# numerical - 4 The fickle multitude which veers wit every...

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4 The fickle multitude, which veers wit every wind! -J.C.F. Schiller, 1800 Characteristics of Numerical Applications 4.1 Classification of Large-Scale Numerical Problems 4.2 Design Constraints for High-Performance Machines 4.3 Architectures for the Continuum Model 4.4 Algorithms for the Continuum Model 4.5 The Perfect Shuffle 4.6 Architectures for the Continuum Model-Which Direction? Large-scale numerical applications typically are highly structured computa- 1 tions. Some very large programs require 1012 to 1015floating-point operations to I achieve solutions at the desired level of accuracy. Since there are approximately ! 3.15 . 1013 microseconds per year, and a conventional high-performance machine : can complete roughly 100 floating-point operations per microsecond, it is clear 1 that these problems can occupy conventional machines for several years. / To solve the largest problems an architecture almost certainly must have a 1 large amount of parallelism, and it must exploit the particular characteristics of j the problem. This tends to force the large numerical machines to become more : special purpose and more oriented to specific applications than the architectures described thus far. When a computer program can occupy every available cycle of an architecture for months or years at a time, changes that bring down computation time dramatically are quite beneficial, even if they bias the archi- tectural structure toward particular purposes.
Characteristics of Numerical Applications Chapter 4 The computer architect has to understand the special needs of large-scale problems to produce designs that can meet the extremely taxing requirements of such problems. Even then, the architect has to be aware of the needs of a broad class of problem areas because, when a choice of approaches is possible, the architect should know which approaches can satisfy the needs of several areas. If one architecture can serve several different areas, then the design effort, software development, and other development costs can be shared by a larger community of users, thereby greatly reducing the cost of the machine per user. The architect has to weigh carefully those design decisions that enlarge the community of users if they might compromise maximum performance for some subset of users. For example, if a machine attains its highest performance when processing vectors, how useful will the machine be to a community that requires scalar processing exclusively? In this case the architect has to decide the level of performance for scalar mode, and this decision may greatly affect both the users who operate exclusively in scaIar mode and those who operate almost exclusively in vector mode. There is some risk that both communities may be burdened with design capability that cannot be utilized fully.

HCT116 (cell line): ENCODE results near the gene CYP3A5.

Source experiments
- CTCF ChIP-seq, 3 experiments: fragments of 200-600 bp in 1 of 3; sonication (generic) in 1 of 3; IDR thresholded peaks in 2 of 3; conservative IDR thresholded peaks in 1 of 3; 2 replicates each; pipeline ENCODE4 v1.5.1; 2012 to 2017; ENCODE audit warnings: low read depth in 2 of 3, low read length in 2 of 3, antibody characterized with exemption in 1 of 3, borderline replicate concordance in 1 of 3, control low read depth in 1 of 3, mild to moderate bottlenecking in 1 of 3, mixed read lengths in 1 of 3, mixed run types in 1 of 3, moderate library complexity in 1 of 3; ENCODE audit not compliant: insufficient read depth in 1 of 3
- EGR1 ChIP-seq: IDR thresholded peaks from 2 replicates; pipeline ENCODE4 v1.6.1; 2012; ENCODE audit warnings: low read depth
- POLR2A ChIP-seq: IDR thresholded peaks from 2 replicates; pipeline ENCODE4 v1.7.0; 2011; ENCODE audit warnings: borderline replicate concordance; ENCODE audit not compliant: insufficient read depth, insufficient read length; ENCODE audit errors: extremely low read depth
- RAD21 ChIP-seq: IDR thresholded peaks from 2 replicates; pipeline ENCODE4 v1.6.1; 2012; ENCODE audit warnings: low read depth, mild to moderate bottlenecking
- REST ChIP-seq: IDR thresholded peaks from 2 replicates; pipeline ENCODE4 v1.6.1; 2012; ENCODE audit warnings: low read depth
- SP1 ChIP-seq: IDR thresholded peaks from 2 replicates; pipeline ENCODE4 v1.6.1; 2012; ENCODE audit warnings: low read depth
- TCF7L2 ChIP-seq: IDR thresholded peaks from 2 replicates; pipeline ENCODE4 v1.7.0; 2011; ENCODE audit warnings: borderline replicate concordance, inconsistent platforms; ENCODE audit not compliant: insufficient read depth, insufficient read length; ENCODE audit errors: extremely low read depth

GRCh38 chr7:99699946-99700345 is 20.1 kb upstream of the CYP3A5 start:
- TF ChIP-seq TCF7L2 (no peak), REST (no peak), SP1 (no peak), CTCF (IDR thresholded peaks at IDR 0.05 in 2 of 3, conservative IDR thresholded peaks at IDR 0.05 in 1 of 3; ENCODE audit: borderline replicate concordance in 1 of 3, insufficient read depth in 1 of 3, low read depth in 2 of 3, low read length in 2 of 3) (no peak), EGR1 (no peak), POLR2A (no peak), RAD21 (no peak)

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continuum model, Numerical Applications